Book By: Lois J. Zachary
Review By: Rachel Nottingham Miller
Center for the Study of Higher Education
Curry School of Education
University of Virginia

Lois J. Zachary provides an informative resource for mentors and advisors in The Mentor’s Guide: Facilitating Effective Learning Relationships. In defining the mentor as a “facilitative partner in an evolving learning relationship focused on meeting mentee goals and objectives” (p. 161), Zachary acknowledges the central role of learning in mentoring. Evoking the imagery of horticulture, her book skillfully guides readers through the process of preparing to become a mentor, the phases involved within the mentoring relationship and the reflection necessary for personal growth. Though written for mentors, many of the concepts, exercises and case studies presented are widely applicable to the advising. Three ideas that connect well with the work of the academic advisor are considering context, preparing the relationship and nurturing growth.

According to Zachary, considering the context involves taking into account the comparison between the mentor’s and mentee’s perspectives. The chapter entitled “Working the Ground” examines cross-contextual situations such as long-distance mentoring relationships and mentoring a culturally different mentee. Zachary emphasizes that the mentor must pay careful attention to assumptions made in these challenging circumstances. Nuances of communication are often lost in long distance relationships, making misunderstandings common. Ethnic differences require that mentors develop “flexible cultural lens” (p. 42) to appreciate the unique contributions of the mentee’s traditions while simultaneously recognizing that there is much individual variation within cultures.

Continuing her horticultural metaphor, Zachary compares preparing the relationship to “tilling the soil” (p. 65). Within this first phase of Zachary’s mentoring model, attention is paid to defining the roles of the mentor and mentee, uncovering assumptions about the relationship and working through the initial conversations. Advisors would be helped by paying attention to Zachary’s advice in this chapter as this phase is “critical to building and maintaining the relationship and forging the connections that sustain the relationship over time.” (p. 65).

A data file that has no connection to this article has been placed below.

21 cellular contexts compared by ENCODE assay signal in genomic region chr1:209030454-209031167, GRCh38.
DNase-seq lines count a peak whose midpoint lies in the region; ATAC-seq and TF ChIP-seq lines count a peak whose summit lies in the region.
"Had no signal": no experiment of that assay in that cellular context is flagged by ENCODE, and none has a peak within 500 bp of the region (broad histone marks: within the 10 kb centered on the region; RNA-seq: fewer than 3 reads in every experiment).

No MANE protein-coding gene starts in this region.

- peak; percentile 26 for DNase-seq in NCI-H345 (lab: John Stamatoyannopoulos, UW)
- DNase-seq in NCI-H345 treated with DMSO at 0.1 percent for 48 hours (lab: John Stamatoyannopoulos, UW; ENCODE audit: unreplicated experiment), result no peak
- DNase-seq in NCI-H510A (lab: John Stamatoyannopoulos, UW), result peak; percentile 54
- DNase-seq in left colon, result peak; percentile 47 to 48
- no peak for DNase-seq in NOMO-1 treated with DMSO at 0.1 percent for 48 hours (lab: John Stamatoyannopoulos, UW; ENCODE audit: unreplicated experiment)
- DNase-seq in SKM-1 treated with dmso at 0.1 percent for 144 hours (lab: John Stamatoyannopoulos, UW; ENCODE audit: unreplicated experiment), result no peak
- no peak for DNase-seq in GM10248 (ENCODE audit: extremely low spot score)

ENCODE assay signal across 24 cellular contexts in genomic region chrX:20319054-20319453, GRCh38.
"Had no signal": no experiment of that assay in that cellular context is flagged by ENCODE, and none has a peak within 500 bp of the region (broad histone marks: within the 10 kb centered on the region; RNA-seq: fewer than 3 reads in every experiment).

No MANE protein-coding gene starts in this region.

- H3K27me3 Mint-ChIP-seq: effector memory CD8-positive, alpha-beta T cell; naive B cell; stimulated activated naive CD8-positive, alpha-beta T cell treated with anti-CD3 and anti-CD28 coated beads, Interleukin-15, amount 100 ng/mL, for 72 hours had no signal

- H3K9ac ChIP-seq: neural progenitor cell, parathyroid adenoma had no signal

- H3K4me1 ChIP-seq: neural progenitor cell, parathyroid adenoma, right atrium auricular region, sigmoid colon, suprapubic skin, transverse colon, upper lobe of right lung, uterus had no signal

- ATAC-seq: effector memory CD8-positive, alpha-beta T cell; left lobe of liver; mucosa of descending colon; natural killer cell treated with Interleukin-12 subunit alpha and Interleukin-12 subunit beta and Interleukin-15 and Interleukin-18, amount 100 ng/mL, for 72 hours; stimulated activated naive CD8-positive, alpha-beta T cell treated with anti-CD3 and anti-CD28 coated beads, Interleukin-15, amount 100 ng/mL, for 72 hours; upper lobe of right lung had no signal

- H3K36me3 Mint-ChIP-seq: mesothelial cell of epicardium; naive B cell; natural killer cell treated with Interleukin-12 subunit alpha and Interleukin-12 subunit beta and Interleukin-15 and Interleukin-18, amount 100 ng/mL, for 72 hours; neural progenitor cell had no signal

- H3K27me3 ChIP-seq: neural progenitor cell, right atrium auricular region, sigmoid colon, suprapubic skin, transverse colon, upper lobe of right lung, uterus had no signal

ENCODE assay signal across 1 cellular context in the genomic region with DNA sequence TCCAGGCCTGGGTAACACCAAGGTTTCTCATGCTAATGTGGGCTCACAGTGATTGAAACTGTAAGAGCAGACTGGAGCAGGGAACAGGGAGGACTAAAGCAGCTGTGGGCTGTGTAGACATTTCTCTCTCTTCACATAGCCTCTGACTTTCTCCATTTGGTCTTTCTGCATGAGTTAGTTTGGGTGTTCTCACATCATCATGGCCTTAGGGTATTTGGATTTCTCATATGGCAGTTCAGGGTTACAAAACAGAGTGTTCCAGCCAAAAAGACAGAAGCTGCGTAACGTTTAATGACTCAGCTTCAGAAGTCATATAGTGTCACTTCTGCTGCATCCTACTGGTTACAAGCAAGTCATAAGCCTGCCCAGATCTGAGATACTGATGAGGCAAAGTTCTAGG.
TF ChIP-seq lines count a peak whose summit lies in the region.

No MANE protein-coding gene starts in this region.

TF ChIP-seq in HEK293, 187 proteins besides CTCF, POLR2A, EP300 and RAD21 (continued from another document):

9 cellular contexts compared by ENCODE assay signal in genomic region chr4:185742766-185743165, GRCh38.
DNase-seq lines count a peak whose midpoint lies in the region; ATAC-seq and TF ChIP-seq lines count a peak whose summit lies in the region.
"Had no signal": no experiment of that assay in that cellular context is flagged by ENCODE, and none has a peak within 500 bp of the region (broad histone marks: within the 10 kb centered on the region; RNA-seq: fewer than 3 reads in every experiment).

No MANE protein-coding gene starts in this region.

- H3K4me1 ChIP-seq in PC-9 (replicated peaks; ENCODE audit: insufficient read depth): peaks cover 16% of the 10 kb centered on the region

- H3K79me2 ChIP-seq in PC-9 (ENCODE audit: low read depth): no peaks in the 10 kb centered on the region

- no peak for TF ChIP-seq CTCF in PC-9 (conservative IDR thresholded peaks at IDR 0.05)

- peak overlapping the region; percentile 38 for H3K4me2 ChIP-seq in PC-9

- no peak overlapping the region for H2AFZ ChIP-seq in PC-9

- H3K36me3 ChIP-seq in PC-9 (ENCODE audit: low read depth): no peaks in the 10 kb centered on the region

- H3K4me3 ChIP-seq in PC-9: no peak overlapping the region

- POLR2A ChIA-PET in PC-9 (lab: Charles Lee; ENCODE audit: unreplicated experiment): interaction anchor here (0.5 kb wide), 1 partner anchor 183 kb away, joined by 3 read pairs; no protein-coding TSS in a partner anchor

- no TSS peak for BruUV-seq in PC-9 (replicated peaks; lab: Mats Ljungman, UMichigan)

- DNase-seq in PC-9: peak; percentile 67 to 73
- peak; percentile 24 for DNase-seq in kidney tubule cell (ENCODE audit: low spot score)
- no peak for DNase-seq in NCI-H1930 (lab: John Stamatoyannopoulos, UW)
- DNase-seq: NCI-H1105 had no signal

A third area applicable to advising is found in Zachary’s third phase of mentoring. Nurturing growth includes creating a learning environment to support the mentee’s attempts to reach his/her learning goals. Building and maintaining the mentoring relationship by fostering respect, trust and communication are crucial to nurturing growth. In this chapter, Zachary includes a useful chart to assist the mentor in providing feedback to the mentee. For advisors, this phase of the relationship would be the longest, requiring continued time and attention.

Transferring the ideas of mentoring to advising is not a seamless process. For example, attention is given to cross-cultural exchanges while cross-generational relationships are not addressed. The book’s foundation is in adult learning and assumes that both the mentor and the mentee will be at a similar developmental stage. For many academic advisors this is not the case. Additionally, some of the difficulties in mentoring would be minimized when applied to academic advisors. For instance, much space is given to the final phase of the mentoring relationship in which the mentor and mentee choose to terminate their formal relationship. Deciding when and how to achieve closure with a mentee may be a difficult process. For advisors, however, rejoicing with a graduating advisee makes the closure process much easier. In spite of these minor incongruities, this book would be very beneficial to academic advisors seeking to improve their relationships with advisees. This book would be a tremendous asset to an advisor-training event and would be helpful for all academic advisors.

The Mentor’s Guide: Facilitating Effective Learning Relationships. (2000). Book by Zachary, Lois. Review by Rachel Nottingham Miller. San Francisco. Jossey-Bass, 224 pp. Price $30.00. ISBN # 0-7879-4742-3.

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